- We petitioned him to legalize marijuana in September 2011, the number one petition;
- We Twittered him to legalize marijuanain July 2011, making up one out of eight questions asked;
- We asked him via YouTube videoin January 2011, with LEAP’s question the number one video;
- We asked him via Ideas for Changein March 2010, with legalization again the number one question;
- We lobbied him via Citizen’s Briefing Bookin May 2009, with the number one idea being legalization;
- We asked him via Open for Questions IIin March 2009, where he mocked the number one idea of legalization helping the economy;
- We asked him via Open for Questions Iin January 2009, where legalization topped most categories of questions;
- We asked him via Change.govin December 2008, where legalization was again number one and a dozen of the top fifty questions.
Maybe the ninth time is the charm? Once again in this “ask the people” exercise the most popular questions deal with legalization of marijuana*.
Here’s the official National NORML question:
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Here’s my entry:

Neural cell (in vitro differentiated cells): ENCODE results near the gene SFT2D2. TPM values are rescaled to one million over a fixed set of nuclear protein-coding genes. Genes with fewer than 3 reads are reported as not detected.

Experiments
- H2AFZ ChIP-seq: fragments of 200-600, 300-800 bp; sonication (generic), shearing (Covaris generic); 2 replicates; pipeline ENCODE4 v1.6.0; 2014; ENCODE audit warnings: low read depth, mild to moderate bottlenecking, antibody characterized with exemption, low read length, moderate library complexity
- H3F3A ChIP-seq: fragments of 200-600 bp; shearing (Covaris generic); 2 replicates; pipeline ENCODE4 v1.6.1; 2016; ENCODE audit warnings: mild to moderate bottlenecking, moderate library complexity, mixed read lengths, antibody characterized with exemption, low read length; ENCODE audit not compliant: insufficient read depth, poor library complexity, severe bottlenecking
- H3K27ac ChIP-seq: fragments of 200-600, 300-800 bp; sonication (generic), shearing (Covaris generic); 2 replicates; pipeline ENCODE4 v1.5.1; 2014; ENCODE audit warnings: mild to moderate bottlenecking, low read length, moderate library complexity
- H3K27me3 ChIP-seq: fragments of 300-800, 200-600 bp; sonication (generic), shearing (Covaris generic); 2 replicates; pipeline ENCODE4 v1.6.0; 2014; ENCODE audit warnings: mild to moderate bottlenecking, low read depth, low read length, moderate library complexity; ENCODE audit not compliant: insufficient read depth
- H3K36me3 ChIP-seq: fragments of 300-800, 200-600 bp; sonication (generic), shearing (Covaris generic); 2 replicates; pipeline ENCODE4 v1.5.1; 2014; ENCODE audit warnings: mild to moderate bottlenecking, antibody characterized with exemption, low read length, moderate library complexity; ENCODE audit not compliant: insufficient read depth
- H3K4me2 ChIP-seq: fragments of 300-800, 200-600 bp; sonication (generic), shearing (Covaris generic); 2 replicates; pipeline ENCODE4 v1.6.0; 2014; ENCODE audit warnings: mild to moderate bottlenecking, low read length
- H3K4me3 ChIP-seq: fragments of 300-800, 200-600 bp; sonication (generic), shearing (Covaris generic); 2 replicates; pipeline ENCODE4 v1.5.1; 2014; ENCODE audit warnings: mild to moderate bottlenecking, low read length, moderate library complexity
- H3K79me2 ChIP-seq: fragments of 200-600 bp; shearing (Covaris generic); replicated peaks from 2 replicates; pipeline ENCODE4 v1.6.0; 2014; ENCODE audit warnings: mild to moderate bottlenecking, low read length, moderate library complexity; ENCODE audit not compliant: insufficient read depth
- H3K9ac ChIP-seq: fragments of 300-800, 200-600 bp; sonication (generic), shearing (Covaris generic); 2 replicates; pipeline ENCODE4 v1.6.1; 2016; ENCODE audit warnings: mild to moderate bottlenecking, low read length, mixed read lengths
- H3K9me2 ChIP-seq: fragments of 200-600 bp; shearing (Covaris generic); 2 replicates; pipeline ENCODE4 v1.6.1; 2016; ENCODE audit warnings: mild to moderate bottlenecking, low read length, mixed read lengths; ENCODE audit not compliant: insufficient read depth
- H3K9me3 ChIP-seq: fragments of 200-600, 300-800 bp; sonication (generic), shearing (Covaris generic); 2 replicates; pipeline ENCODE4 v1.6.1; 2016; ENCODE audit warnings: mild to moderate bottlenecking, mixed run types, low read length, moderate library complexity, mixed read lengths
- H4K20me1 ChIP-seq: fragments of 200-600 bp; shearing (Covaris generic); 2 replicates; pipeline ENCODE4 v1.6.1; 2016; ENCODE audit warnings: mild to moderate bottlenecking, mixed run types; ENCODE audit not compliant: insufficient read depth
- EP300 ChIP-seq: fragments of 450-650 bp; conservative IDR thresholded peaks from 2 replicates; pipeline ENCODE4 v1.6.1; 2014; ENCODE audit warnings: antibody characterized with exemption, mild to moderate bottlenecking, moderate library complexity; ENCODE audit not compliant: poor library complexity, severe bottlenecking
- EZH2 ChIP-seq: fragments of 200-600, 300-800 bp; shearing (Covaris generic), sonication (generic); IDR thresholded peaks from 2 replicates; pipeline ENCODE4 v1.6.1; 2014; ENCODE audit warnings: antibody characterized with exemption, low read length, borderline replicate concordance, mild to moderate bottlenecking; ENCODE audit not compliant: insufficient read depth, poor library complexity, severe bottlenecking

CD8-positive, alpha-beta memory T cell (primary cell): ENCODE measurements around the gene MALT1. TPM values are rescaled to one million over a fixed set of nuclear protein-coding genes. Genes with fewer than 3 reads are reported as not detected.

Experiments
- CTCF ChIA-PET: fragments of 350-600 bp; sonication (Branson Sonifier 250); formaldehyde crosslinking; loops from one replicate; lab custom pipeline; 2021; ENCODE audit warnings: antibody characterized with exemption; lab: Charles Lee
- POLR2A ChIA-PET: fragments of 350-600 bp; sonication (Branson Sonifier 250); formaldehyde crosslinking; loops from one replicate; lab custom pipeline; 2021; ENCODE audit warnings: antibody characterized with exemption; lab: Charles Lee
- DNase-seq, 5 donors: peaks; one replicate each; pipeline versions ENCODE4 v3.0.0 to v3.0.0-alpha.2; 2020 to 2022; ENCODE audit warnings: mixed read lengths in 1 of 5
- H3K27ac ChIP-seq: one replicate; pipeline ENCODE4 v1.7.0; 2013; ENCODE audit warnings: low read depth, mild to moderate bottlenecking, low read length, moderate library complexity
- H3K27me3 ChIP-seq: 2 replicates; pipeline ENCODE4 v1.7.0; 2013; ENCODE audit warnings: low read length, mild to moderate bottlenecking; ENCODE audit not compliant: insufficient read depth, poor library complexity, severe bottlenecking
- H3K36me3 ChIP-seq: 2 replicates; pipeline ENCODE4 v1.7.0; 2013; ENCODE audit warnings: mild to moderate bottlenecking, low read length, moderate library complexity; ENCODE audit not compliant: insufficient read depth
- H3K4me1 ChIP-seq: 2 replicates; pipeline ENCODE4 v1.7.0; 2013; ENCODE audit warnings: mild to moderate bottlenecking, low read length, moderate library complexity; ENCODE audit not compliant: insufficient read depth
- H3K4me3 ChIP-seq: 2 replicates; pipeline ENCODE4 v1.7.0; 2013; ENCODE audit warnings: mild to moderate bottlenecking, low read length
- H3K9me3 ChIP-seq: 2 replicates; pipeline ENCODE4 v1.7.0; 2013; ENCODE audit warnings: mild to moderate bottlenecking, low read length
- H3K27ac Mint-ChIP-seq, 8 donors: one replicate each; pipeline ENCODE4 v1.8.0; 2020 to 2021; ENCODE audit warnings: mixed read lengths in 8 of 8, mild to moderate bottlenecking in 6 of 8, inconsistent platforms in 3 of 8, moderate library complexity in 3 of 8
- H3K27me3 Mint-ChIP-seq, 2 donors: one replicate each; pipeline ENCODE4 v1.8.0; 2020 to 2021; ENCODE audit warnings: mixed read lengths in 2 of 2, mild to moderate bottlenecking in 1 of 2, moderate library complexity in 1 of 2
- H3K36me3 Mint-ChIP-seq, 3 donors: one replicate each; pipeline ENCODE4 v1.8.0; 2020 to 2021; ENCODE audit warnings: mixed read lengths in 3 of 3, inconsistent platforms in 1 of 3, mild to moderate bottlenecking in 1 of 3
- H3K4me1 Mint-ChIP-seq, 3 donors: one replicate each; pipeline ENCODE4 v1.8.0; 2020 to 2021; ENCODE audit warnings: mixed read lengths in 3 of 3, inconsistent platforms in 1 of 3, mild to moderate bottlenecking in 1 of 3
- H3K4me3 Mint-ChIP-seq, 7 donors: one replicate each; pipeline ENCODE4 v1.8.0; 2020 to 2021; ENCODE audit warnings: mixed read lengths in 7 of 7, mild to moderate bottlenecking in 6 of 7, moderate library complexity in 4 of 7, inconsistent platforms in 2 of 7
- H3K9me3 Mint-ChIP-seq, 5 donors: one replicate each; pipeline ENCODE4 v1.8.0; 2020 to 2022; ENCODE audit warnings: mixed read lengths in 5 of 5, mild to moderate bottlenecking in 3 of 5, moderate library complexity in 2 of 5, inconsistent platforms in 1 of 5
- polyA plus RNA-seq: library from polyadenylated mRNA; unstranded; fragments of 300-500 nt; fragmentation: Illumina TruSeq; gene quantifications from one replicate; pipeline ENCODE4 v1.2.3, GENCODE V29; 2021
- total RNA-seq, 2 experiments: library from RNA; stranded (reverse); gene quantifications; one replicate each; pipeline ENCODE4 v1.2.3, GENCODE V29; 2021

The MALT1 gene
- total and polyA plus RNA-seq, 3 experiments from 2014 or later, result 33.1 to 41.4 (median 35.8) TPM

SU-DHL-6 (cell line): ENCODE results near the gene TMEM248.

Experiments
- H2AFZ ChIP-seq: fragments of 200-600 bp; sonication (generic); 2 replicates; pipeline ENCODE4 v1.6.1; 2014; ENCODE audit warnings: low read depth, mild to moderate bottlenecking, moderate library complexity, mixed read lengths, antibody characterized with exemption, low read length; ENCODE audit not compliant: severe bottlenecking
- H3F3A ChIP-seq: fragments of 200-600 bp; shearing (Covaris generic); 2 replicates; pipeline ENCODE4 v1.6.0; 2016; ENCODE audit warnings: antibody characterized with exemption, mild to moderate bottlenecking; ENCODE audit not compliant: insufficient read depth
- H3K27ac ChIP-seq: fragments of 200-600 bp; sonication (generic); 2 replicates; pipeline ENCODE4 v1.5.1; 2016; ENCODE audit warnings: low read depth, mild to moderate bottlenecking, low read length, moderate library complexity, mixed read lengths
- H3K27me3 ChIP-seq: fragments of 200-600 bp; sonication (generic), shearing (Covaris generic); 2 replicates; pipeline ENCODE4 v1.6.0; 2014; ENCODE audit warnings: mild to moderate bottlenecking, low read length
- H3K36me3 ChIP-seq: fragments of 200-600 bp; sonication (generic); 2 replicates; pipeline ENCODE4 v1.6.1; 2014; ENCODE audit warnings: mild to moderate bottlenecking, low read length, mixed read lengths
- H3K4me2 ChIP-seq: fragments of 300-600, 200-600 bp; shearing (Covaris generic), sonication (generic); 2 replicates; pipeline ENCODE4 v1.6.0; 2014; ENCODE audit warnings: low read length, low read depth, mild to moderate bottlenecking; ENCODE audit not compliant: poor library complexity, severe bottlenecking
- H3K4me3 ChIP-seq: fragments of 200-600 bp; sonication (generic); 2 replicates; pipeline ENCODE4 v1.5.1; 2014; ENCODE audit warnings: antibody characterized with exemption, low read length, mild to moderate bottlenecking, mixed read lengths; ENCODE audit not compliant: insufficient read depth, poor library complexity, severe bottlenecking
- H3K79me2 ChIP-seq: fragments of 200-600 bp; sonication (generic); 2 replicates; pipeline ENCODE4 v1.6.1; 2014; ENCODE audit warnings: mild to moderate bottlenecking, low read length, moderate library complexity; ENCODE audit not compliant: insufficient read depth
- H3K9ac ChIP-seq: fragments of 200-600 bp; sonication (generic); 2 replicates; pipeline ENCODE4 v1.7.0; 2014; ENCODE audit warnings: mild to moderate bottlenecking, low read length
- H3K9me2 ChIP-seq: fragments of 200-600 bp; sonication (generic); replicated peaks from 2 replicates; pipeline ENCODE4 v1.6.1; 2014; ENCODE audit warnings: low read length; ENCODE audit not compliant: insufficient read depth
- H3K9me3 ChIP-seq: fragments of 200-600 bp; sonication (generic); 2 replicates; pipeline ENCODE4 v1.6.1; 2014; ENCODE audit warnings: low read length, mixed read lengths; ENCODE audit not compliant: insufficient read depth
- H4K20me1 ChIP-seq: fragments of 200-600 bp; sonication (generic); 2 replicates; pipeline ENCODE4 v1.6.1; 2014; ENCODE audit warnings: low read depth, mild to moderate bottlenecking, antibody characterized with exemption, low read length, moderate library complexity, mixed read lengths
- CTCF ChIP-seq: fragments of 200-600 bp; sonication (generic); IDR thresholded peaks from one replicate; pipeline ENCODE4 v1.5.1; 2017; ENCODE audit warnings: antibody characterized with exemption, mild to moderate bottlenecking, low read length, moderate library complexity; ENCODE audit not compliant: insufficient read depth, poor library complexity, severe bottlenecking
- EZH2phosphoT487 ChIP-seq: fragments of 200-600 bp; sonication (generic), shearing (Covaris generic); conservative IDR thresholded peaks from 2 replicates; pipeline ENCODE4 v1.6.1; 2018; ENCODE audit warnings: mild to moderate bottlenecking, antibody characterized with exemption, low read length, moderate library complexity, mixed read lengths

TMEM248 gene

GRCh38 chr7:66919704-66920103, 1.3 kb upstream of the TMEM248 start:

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* Though this time, we may get beaten by SOPA, PIPA, and NDAA questions… which wouldn’t bother me a bit. A free and open internet, threatened by SOPA and PIPA, is crucial to spreading the message of marijuana law reform. NDAA is an abomination that allows the president to declare citizens “enemy combatants” and lock them up indefinitely without charge, without trial, and without rights. We’re big fans of the First and Fourth Amendments here and these acts are counter to the spirit and Constitution of America
Thursday, 03 November 2011
“No longer should the federal government’s laws supersede the wishes of local citizens who have decided that their fellow neighbors ought … to legitimately use medical marijuana”
Washington, DC: Members of Congress are urging President Obama to halt the Justice Department’s crackdown on California’s medical cannabis providers and are calling on the Administration to reschedule the plant in recognition of its therapeutic utility.